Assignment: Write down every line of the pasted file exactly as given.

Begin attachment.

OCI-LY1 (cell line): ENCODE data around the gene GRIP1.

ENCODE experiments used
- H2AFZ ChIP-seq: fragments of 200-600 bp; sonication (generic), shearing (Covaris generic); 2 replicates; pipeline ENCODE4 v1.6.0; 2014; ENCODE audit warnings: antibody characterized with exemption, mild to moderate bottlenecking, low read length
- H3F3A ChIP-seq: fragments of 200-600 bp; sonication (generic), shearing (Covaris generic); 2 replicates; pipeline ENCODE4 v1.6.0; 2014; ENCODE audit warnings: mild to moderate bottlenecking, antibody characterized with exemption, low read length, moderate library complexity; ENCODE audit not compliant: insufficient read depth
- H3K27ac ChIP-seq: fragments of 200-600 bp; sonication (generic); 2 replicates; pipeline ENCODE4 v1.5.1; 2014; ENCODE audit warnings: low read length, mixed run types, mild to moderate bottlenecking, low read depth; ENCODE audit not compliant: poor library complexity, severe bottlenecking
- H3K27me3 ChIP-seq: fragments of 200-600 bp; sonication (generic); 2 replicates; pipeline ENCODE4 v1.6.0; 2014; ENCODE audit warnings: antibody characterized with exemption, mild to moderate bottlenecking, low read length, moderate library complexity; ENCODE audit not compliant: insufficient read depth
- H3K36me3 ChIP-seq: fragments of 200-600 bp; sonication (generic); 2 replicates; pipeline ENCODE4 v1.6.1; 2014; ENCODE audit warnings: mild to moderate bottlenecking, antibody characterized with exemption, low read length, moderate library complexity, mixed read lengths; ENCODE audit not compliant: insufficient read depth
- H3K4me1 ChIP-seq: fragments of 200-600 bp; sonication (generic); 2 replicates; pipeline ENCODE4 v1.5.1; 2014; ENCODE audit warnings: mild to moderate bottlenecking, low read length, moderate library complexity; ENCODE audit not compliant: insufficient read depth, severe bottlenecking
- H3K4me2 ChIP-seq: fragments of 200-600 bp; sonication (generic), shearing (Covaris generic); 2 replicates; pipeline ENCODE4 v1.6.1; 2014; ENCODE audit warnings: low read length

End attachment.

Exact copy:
OCI-LY1 (cell line): ENCODE data around the gene GRIP1.

ENCODE experiments used
- H2AFZ ChIP-seq: fragments of 200-600 bp; sonication (generic), shearing (Covaris generic); 2 replicates; pipeline ENCODE4 v1.6.0; 2014; ENCODE audit warnings: antibody characterized with exemption, mild to moderate bottlenecking, low read length
- H3F3A ChIP-seq: fragments of 200-600 bp; sonication (generic), shearing (Covaris generic); 2 replicates; pipeline ENCODE4 v1.6.0; 2014; ENCODE audit warnings: mild to moderate bottlenecking, antibody characterized with exemption, low read length, moderate library complexity; ENCODE audit not compliant: insufficient read depth
- H3K27ac ChIP-seq: fragments of 200-600 bp; sonication (generic); 2 replicates; pipeline ENCODE4 v1.5.1; 2014; ENCODE audit warnings: low read length, mixed run types, mild to moderate bottlenecking, low read depth; ENCODE audit not compliant: poor library complexity, severe bottlenecking
- H3K27me3 ChIP-seq: fragments of 200-600 bp; sonication (generic); 2 replicates; pipeline ENCODE4 v1.6.0; 2014; ENCODE audit warnings: antibody characterized with exemption, mild to moderate bottlenecking, low read length, moderate library complexity; ENCODE audit not compliant: insufficient read depth
- H3K36me3 ChIP-seq: fragments of 200-600 bp; sonication (generic); 2 replicates; pipeline ENCODE4 v1.6.1; 2014; ENCODE audit warnings: mild to moderate bottlenecking, antibody characterized with exemption, low read length, moderate library complexity, mixed read lengths; ENCODE audit not compliant: insufficient read depth
- H3K4me1 ChIP-seq: fragments of 200-600 bp; sonication (generic); 2 replicates; pipeline ENCODE4 v1.5.1; 2014; ENCODE audit warnings: mild to moderate bottlenecking, low read length, moderate library complexity; ENCODE audit not compliant: insufficient read depth, severe bottlenecking
- H3K4me2 ChIP-seq: fragments of 200-600 bp; sonication (generic), shearing (Covaris generic); 2 replicates; pipeline ENCODE4 v1.6.1; 2014; ENCODE audit warnings: low read length